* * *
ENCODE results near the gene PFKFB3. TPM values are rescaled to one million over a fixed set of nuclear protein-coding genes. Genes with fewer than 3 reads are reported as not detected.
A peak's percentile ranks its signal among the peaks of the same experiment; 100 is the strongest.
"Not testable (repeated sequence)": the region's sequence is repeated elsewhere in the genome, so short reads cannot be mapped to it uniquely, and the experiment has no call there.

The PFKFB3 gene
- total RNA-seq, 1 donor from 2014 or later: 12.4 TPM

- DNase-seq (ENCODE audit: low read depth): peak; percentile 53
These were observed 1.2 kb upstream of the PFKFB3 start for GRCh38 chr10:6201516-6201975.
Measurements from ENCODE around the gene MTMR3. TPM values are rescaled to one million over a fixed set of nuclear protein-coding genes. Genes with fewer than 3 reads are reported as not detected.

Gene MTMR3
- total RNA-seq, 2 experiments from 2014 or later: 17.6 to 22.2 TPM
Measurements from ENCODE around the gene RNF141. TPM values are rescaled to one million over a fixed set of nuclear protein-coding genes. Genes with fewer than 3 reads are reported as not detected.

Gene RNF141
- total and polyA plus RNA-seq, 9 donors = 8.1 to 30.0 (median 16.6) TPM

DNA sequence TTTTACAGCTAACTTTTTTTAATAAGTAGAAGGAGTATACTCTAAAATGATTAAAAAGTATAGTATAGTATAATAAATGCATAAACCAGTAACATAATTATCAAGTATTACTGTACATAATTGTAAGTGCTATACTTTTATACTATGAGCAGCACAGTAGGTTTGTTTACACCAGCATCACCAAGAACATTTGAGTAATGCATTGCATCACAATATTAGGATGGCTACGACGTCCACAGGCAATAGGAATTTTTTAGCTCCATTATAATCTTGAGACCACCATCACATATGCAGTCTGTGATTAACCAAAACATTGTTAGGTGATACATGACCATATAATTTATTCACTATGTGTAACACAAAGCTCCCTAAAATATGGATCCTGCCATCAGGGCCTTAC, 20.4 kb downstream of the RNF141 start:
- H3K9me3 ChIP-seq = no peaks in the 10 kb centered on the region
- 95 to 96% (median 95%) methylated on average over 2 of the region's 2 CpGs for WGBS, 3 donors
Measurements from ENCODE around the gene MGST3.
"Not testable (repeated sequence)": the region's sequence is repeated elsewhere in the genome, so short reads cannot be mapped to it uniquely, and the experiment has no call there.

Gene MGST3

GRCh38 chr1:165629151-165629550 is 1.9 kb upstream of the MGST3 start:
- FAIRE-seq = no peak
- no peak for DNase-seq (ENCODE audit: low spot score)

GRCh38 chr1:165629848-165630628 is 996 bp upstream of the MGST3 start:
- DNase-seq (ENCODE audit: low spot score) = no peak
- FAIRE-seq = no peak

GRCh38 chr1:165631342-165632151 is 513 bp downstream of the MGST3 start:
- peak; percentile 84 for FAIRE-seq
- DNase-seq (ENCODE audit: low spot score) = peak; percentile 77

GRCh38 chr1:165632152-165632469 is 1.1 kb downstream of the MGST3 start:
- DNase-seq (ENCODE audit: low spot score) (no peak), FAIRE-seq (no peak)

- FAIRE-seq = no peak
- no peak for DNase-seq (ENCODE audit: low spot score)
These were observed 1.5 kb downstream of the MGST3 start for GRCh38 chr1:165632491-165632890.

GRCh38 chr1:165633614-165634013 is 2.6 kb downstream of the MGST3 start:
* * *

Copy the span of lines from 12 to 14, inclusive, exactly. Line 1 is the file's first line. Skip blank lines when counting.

Gene RNF141
- total and polyA plus RNA-seq, 9 donors = 8.1 to 30.0 (median 16.6) TPM

DNA sequence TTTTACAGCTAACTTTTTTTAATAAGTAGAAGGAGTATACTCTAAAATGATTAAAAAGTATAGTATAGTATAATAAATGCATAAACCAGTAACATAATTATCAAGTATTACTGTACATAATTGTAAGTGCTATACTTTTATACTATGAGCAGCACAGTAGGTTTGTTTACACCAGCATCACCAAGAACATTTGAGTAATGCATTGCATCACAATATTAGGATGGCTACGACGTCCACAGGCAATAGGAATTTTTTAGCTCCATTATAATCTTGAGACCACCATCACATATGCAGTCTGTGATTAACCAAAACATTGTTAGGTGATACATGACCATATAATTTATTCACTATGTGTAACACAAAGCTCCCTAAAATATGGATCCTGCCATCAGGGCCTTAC, 20.4 kb downstream of the RNF141 start: